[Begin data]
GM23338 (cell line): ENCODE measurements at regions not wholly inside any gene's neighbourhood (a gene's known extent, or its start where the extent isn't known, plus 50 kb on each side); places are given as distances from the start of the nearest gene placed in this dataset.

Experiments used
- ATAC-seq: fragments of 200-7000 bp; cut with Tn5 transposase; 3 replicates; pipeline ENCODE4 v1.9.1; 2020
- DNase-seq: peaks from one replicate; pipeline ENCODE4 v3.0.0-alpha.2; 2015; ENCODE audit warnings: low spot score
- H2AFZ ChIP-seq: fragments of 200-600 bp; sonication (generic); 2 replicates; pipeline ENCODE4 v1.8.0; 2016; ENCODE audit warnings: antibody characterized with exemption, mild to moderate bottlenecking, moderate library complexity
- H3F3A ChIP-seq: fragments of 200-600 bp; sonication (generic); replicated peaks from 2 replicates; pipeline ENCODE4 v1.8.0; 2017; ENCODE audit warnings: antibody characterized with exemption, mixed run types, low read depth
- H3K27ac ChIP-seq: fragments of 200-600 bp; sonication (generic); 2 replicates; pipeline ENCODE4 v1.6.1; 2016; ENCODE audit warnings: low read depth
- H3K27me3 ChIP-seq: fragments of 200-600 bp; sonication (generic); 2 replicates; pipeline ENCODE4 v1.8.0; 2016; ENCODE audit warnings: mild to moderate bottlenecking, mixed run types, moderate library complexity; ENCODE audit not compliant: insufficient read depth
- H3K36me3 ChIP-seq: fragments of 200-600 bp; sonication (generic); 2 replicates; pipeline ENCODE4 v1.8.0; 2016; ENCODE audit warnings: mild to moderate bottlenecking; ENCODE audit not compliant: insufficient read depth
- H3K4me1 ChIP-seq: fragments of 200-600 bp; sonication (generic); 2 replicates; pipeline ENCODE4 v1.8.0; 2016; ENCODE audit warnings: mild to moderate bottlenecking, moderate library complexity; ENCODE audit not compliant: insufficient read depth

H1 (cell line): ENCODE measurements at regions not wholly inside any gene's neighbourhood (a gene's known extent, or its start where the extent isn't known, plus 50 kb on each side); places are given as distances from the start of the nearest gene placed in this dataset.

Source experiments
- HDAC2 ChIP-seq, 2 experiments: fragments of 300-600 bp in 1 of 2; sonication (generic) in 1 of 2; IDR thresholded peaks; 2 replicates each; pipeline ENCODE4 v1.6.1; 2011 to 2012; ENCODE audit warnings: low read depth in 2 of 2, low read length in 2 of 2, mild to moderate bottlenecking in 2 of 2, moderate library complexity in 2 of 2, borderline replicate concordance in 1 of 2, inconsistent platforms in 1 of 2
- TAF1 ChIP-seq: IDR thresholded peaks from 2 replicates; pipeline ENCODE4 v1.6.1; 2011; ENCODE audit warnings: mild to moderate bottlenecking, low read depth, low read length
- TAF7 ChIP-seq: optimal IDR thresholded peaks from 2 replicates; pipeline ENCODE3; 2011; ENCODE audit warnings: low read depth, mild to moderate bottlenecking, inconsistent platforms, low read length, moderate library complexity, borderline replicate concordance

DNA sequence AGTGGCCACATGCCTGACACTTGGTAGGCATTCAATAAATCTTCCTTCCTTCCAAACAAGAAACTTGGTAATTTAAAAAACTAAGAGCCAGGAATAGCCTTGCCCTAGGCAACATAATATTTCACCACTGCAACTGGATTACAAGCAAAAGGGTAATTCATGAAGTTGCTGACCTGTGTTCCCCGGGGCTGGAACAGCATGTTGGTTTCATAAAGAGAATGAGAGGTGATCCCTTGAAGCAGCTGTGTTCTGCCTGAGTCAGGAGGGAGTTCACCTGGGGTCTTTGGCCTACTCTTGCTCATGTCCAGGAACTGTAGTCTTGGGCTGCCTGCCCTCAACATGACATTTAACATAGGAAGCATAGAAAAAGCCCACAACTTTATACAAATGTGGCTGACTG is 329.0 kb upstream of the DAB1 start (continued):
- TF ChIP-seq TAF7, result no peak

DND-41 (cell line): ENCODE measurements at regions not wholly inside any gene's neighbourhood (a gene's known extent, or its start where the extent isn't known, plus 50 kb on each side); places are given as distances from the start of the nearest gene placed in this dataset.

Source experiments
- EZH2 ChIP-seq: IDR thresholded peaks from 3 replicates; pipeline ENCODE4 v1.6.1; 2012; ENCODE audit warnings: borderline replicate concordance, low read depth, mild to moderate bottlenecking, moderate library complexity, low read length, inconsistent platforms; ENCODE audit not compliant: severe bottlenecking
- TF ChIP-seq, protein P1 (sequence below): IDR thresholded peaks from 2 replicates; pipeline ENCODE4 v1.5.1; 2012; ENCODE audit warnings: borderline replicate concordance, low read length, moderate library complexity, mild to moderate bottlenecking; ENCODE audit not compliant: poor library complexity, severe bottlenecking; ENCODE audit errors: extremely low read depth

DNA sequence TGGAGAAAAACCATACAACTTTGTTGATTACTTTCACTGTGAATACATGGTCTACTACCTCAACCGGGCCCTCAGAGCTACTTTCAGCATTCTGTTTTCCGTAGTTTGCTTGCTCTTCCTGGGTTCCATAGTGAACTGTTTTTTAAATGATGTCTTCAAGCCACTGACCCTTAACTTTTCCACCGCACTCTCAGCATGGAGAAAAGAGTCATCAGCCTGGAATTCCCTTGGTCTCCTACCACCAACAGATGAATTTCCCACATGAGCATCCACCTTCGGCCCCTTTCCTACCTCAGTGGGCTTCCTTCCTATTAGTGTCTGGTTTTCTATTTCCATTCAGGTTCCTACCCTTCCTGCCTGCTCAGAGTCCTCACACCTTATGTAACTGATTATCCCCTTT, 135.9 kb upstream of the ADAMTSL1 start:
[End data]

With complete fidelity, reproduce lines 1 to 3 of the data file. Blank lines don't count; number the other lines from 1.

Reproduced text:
GM23338 (cell line): ENCODE measurements at regions not wholly inside any gene's neighbourhood (a gene's known extent, or its start where the extent isn't known, plus 50 kb on each side); places are given as distances from the start of the nearest gene placed in this dataset.

Experiments used
- ATAC-seq: fragments of 200-7000 bp; cut with Tn5 transposase; 3 replicates; pipeline ENCODE4 v1.9.1; 2020